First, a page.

Very little has been known about life around the Antarctic. Scientists have recorded footage, but rarely have actual organisms been uncovered. A team of researchers from the Alfred Wegener Institute in Germany changed that by uncovering 77 sea-floor dwelling species under an ice shelf.
The findings were first discovered in 2018 and recently published in Current Biology. Crew members used hot water to drill two holes in the Weddell Sea’s Ekström Ice Shelf, which contained more species in a given spot in the Antarctic than previously recorded.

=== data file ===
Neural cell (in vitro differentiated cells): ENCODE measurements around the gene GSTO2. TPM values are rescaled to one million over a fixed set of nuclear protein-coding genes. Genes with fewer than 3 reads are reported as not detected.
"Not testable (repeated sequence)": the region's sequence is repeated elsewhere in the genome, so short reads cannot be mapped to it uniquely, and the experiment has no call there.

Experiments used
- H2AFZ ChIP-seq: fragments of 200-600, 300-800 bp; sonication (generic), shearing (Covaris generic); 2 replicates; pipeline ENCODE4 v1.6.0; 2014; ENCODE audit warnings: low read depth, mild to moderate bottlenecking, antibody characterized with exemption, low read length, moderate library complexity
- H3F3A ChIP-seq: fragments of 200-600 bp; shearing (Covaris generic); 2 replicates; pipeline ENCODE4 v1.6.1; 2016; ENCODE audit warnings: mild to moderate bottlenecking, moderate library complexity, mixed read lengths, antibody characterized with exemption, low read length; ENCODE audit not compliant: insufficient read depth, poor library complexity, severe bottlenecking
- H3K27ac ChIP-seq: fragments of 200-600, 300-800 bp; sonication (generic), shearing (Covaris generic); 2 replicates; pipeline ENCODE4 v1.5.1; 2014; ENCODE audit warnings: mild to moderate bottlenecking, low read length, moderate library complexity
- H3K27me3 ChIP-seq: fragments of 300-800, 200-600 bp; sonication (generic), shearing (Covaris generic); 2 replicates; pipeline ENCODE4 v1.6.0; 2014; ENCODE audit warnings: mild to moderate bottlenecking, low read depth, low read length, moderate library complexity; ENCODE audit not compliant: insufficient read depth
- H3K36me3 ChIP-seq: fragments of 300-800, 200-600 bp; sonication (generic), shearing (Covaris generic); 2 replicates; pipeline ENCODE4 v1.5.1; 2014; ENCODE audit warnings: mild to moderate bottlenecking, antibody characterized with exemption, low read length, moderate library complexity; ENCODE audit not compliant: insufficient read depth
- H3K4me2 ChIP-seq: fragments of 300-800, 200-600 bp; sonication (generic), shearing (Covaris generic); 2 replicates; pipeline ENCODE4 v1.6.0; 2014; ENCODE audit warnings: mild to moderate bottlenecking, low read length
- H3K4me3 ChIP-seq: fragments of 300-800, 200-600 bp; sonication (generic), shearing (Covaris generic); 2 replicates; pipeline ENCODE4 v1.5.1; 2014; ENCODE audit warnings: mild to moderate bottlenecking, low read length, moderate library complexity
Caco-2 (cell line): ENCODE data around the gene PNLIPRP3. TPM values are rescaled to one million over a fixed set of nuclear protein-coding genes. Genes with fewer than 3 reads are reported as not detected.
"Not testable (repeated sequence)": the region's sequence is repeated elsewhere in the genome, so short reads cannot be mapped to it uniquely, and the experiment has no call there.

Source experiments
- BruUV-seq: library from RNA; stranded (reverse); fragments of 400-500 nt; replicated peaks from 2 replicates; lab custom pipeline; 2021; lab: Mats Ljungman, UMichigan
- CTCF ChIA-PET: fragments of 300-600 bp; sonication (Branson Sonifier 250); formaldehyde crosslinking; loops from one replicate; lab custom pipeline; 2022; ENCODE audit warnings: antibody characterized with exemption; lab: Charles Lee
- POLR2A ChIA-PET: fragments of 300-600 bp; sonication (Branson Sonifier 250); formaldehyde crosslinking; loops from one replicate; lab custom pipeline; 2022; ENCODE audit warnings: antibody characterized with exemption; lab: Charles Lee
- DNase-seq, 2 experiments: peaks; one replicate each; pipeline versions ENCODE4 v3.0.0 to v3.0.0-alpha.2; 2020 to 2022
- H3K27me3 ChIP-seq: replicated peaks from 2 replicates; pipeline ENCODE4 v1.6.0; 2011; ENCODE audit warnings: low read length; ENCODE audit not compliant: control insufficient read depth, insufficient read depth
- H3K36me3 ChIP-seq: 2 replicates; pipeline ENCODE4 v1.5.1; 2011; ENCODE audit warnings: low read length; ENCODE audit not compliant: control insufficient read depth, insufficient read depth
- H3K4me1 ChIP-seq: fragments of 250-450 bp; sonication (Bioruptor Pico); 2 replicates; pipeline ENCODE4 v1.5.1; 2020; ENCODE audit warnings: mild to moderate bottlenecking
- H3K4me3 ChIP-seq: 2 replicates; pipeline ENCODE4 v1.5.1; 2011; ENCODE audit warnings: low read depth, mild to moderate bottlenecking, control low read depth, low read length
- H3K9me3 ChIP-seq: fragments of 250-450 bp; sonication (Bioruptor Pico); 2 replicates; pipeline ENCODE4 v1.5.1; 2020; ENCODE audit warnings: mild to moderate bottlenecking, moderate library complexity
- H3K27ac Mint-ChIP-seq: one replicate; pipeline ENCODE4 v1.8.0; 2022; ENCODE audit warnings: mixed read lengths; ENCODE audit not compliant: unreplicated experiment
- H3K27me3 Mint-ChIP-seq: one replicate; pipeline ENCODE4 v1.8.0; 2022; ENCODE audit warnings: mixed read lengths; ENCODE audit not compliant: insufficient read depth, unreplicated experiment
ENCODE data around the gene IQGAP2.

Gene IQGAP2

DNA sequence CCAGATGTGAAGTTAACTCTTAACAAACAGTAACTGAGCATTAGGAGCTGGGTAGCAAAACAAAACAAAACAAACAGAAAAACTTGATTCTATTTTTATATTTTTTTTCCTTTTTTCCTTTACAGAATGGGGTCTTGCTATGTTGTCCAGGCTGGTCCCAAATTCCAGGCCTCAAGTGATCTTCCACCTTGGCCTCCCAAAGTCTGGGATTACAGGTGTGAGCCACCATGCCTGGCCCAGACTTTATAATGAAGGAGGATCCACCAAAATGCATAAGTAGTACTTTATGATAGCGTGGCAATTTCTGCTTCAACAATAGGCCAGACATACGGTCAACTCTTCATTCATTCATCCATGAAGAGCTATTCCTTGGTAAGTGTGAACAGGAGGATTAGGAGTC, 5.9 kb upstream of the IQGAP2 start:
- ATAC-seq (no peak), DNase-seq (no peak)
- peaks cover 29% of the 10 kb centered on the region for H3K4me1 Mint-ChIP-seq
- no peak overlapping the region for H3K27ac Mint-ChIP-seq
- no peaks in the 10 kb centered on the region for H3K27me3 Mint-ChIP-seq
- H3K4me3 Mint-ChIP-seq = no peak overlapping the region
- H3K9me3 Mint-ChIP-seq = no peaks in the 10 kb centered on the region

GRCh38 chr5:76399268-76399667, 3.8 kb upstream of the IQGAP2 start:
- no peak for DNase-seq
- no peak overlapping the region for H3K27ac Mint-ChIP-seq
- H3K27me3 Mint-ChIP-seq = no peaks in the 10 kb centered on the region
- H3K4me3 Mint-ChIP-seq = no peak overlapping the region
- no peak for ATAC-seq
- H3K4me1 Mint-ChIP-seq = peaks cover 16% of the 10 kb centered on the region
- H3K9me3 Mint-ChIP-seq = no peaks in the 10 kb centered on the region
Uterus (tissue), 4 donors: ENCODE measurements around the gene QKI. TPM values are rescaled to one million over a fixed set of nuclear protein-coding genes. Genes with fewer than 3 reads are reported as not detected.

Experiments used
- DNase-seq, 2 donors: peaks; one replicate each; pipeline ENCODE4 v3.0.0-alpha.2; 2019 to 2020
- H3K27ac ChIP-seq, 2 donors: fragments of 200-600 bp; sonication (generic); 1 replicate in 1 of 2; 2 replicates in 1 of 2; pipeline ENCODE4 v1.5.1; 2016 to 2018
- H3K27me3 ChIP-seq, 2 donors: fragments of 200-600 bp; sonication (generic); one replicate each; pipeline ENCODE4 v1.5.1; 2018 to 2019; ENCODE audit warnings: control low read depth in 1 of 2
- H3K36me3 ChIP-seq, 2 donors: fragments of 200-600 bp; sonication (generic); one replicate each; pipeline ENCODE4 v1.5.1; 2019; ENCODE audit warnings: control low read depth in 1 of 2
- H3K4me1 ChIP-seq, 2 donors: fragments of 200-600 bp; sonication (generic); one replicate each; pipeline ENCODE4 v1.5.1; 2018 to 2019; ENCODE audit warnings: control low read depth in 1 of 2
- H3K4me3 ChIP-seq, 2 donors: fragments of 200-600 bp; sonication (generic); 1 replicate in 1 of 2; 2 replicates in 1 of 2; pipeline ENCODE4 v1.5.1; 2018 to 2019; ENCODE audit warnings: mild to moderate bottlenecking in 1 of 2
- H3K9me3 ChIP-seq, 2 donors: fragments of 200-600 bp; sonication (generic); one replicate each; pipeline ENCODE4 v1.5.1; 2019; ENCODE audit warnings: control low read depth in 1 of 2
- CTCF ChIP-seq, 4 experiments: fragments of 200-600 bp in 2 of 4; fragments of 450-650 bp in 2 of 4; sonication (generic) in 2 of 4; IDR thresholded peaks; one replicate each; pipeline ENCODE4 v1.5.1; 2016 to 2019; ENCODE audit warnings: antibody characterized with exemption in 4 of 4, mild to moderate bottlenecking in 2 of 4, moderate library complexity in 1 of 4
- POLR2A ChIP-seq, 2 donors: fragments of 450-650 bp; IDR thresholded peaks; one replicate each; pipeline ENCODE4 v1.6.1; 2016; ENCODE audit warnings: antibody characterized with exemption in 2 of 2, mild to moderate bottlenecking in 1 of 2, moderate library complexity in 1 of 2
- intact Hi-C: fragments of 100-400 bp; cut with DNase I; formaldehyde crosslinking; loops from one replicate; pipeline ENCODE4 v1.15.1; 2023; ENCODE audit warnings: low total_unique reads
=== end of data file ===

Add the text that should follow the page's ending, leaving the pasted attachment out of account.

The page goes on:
“This discovery of so much life living in these extreme conditions is a complete surprise and reminds us how Antarctic marine life is so unique and special,” said Dr. David Barnes, a marine biologist at the British Antarctic Survey.
The species have been linked to colony-forming invertebrates called bryozoans and serpulid worms that sit in one place and feed on organisms that float by. Researchers concluded that there must be enough algae under the ice shelf to support this ecosystem. Due to climate change, however, they also note how time is running out to study these ecosystems which will be the first to perish under the collapse of these ice shelves.
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